The amygdalae, especially the basolateral nuclei, are involved in mediating the effects of emotional arousal on the strength of the memory for the event, as shown by many laboratories including that of James McGaugh. These laboratories have trained animals on a variety of learning tasks and found that drugs injected into the amygdala after training affect the animals' subsequent retention of the task. These tasks include basic classical conditioning tasks such as inhibitory avoidance, where a rat learns to associate a mild footshock with a particular compartment of an apparatus, and more complex tasks such as spatial or cued water maze, where a rat learns to swim to a platform to escape the water. If a drug that activates the amygdalae is injected into the amygdalae, the animals had better memory for the training in the task.[16] If a drug that inactivates the amygdalae is injected, the animals had impaired memory for the task.

Buddhist monks who do compassion meditation have been shown to modulate their amygdala, along with their temporoparietal junction and insula, during their practice.[17] In an fMRI study, more intensive insula activity was found in expert meditators than in novices.[18] Increased activity in the amygdala following compassion-oriented meditation may contribute to social connectedness.[19]

Amygdala activity at the time of encoding information correlates with retention for that information. However, this correlation depends on the relative "emotionalness" of the information. More emotionally-arousing information increases amygdalar activity, and that activity correlates with retention. Amygdala neurons show various types of oscillation during emotional arousal, such as theta activity. These synchronized neuronal events could promote synaptic plasticity (which is involved in memory retention) by increasing interactions between neocortical storage sites and temporal lobe structures involved in declarative memory.[20]

Rorschach test blot 03

Research using Rorschach test blot 03 finds that the number of ‘‘unique responses’’ to this random figure links to larger sized amygdalae. The researchers note, "Since previous reports have indicated that unique responses were observed at higher frequency in the artistic population than in the nonartistic normal population, this positive correlation suggests that amygdalar enlargement in the normal population might be related to creative mental activity."[21]

Neuropsychological correlates of amygdala activity

Early research on primates provided explanations as to the functions of the amygdala, as well as a basis for further research. As early as 1888, rhesus monkeys with a lesioned temporal cortex (including the amygdala) were observed to have significant social and emotional deficits.[22] Heinrich Klüver and Paul Bucy later expanded upon this same observation by showing that large lesions to the anterior temporal lobe produced noticeable changes, including overreaction to all objects, hypoemotionality, loss of fear, hypersexuality, and hyperorality, a condition in which inappropriate objects are placed in the mouth. Some monkeys also displayed an inability to recognize familiar objects and would approach animate and inanimate objects indiscriminately, exhibiting a loss of fear towards the experimenters. This behavioral disorder was later named Klüver-Bucy syndrome accordingly.[23] Later studies served to focus on the amygdala specifically, as the temporal cortex encompasses a broad set of brain structures, making it difficult to find which ones specifically may have correlated with certain symptoms. Monkey mothers who had amygdala damage showed a reduction in maternal behaviors towards their infants, often physically abusing or neglecting them.[24] In 1981, researchers found that selective radio frequency lesions of the whole amygdala caused Klüver-Bucy Syndrome.[25]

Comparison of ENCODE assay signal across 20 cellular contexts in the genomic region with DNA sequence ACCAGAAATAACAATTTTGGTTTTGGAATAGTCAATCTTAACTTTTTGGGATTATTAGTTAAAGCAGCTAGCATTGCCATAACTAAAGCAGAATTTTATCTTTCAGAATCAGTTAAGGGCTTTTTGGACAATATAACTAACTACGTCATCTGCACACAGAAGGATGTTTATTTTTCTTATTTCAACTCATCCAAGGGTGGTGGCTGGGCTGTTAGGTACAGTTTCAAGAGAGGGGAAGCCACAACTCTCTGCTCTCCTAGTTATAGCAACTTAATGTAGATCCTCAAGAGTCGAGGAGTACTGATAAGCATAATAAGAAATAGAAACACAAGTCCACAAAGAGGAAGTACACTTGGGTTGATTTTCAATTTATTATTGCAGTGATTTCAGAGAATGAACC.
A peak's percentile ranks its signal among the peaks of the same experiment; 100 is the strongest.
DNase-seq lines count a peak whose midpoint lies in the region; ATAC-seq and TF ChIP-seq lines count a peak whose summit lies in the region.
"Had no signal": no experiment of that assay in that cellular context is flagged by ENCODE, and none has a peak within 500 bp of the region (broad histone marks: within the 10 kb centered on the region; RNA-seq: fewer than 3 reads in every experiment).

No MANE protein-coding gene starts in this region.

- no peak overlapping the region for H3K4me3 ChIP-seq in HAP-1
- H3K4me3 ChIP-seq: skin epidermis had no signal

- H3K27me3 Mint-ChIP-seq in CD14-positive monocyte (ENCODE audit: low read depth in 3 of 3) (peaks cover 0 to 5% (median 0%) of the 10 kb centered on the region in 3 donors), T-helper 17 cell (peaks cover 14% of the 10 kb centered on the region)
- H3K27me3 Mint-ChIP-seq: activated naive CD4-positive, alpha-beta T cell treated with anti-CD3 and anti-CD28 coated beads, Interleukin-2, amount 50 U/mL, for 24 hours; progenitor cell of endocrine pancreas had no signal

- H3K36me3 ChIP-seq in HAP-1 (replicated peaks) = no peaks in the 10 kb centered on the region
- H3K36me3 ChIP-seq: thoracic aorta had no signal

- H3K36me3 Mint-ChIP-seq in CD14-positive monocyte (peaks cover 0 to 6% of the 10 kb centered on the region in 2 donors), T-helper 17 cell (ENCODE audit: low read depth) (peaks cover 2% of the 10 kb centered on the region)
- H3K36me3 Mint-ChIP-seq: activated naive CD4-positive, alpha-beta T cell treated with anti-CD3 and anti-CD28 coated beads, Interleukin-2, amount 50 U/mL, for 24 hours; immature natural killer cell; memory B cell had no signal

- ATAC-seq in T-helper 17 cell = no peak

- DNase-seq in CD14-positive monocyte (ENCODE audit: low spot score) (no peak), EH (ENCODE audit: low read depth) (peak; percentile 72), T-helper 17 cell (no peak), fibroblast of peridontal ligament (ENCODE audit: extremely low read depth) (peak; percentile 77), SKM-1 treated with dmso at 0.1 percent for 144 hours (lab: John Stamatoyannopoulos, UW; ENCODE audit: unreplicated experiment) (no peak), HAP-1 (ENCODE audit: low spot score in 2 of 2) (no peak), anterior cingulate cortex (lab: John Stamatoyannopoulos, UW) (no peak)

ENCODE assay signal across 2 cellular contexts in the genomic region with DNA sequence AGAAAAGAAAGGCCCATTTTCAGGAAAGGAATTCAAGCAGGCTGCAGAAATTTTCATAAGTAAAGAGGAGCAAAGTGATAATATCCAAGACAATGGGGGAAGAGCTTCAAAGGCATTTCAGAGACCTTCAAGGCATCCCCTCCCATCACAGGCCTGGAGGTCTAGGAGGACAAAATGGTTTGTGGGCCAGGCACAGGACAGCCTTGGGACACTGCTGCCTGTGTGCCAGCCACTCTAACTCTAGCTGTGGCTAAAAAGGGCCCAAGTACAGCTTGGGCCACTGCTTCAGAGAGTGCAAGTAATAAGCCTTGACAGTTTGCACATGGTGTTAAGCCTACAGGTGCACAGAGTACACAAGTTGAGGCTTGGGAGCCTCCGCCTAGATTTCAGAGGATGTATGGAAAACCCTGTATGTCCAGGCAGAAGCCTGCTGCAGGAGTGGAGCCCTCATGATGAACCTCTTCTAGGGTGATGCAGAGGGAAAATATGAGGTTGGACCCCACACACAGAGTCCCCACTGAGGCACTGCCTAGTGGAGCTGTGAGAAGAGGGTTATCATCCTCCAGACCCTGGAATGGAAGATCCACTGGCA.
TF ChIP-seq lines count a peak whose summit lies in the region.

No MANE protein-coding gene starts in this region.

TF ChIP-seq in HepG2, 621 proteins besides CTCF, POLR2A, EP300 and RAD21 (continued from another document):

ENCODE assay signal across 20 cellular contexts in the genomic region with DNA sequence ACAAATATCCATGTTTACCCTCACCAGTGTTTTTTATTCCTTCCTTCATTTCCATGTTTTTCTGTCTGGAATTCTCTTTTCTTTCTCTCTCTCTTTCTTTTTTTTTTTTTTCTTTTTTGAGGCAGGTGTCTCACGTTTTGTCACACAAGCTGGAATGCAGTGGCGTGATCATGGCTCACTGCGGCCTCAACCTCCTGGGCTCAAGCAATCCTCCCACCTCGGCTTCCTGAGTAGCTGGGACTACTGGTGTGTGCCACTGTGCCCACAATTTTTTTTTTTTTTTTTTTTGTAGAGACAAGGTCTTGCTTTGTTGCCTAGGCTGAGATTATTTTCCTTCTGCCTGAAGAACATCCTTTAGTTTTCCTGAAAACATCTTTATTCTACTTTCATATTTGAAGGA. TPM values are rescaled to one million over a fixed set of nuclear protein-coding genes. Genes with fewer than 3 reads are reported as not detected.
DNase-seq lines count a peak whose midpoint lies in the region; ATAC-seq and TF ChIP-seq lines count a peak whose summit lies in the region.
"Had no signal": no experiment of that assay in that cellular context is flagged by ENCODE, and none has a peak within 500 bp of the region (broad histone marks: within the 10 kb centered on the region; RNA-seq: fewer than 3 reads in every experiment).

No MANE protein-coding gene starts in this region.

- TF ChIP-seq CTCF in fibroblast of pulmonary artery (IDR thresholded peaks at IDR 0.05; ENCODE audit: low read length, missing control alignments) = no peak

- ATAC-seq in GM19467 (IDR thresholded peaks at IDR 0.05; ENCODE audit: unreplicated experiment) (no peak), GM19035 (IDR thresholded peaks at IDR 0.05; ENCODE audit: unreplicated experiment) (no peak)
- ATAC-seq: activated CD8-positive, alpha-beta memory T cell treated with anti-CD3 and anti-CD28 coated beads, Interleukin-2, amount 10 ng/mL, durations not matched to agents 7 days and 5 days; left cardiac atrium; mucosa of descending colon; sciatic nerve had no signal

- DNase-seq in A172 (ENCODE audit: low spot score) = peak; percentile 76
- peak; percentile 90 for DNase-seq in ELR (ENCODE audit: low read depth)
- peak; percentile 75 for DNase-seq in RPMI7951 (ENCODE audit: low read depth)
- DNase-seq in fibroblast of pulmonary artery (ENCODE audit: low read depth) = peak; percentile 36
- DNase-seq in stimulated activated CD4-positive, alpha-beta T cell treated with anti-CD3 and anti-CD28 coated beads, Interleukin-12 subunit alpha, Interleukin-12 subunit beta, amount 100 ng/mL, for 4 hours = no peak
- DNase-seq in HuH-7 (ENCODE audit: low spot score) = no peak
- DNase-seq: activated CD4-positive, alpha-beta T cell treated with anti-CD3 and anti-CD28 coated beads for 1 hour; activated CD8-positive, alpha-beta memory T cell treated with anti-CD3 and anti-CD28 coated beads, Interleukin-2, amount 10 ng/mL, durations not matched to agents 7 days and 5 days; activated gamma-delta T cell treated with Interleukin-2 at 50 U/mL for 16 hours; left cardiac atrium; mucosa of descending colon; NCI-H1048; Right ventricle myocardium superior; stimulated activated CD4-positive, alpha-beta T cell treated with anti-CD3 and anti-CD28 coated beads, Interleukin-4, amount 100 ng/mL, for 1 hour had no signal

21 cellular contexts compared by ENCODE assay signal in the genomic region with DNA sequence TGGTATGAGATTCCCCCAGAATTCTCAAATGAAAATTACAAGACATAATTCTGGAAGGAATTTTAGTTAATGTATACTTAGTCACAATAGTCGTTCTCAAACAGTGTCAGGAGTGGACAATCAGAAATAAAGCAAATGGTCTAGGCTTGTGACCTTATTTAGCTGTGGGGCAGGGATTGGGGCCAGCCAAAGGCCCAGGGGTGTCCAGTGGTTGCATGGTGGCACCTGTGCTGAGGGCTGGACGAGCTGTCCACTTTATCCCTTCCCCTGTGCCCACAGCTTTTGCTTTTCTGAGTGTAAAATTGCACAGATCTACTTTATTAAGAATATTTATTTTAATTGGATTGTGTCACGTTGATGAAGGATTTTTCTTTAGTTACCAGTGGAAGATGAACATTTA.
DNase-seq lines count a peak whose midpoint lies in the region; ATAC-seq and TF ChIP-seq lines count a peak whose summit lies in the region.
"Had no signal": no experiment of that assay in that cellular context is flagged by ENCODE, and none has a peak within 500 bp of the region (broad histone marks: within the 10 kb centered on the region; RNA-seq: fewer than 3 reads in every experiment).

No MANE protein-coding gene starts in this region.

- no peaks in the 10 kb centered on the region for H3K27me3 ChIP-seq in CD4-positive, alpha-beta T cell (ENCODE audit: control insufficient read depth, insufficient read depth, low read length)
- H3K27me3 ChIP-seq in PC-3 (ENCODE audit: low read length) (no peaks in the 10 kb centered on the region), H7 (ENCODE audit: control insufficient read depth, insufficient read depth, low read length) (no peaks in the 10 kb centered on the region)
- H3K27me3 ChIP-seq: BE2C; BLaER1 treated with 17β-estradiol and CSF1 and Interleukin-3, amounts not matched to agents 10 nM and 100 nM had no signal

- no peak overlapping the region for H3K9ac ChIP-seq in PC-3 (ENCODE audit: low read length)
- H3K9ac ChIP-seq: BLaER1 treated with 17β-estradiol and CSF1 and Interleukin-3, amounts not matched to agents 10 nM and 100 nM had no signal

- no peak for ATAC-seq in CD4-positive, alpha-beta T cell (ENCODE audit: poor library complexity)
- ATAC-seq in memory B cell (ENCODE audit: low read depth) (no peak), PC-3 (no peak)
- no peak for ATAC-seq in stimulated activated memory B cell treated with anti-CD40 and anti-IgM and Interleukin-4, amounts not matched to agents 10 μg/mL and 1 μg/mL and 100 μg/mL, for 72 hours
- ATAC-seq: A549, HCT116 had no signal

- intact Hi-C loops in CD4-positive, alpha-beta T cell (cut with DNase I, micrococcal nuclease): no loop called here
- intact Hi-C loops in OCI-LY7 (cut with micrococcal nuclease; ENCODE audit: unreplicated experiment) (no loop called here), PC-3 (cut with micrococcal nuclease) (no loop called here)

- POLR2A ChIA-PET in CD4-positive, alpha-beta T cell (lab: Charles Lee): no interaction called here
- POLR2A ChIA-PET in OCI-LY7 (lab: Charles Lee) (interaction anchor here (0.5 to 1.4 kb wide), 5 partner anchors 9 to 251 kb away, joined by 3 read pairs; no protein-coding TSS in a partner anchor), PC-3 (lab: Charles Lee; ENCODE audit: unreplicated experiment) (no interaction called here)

With advances in neuroimaging technology such as MRI, neuroscientists have made significant findings concerning the amygdala in the human brain. A variety of data shows the amygdala has a substantial role in mental states, and is related to many psychological disorders. Some studies have shown children with anxiety disorders tend to have a smaller left amygdala. In the majority of the cases, there was an association between an increase in the size of the left amygdala with the use of SSRI's (antidepressant medication) or psychotherapy. The left amygdala has been linked to social anxiety, obsessive and compulsive disorders, and post traumatic stress, as well as more broadly to separation and general anxiety.[26] In a 2003 study, subjects with borderline personality disorder showed significantly greater left amygdala activity than normal control subjects. Some borderline patients even had difficulties classifying neutral faces or saw them as threatening.[27] Individuals with psychopathy show reduced autonomic responses, relative to comparison individuals, to instructed fear cues.[28] In 2006, researchers observed hyperactivity in the amygdala when patients were shown threatening faces or confronted with frightening situations. Patients with more severe social phobia showed a correlation with increased response in the amygdala.[29] Similarly, depressed patients showed exaggerated left amygdala activity when interpreting emotions for all faces, and especially for fearful faces. Interestingly, this hyperactivity was normalized when patients went on antidepressants.[30] By contrast, the amygdala has been observed to respond differently in people with bipolar disorder. A 2003 study found that adult and adolescent bipolar patients tended to have considerably smaller amygdala volumes and somewhat smaller hippocampal volumes.[31] Many studies have focused on the connections between the amygdala and autism.[32]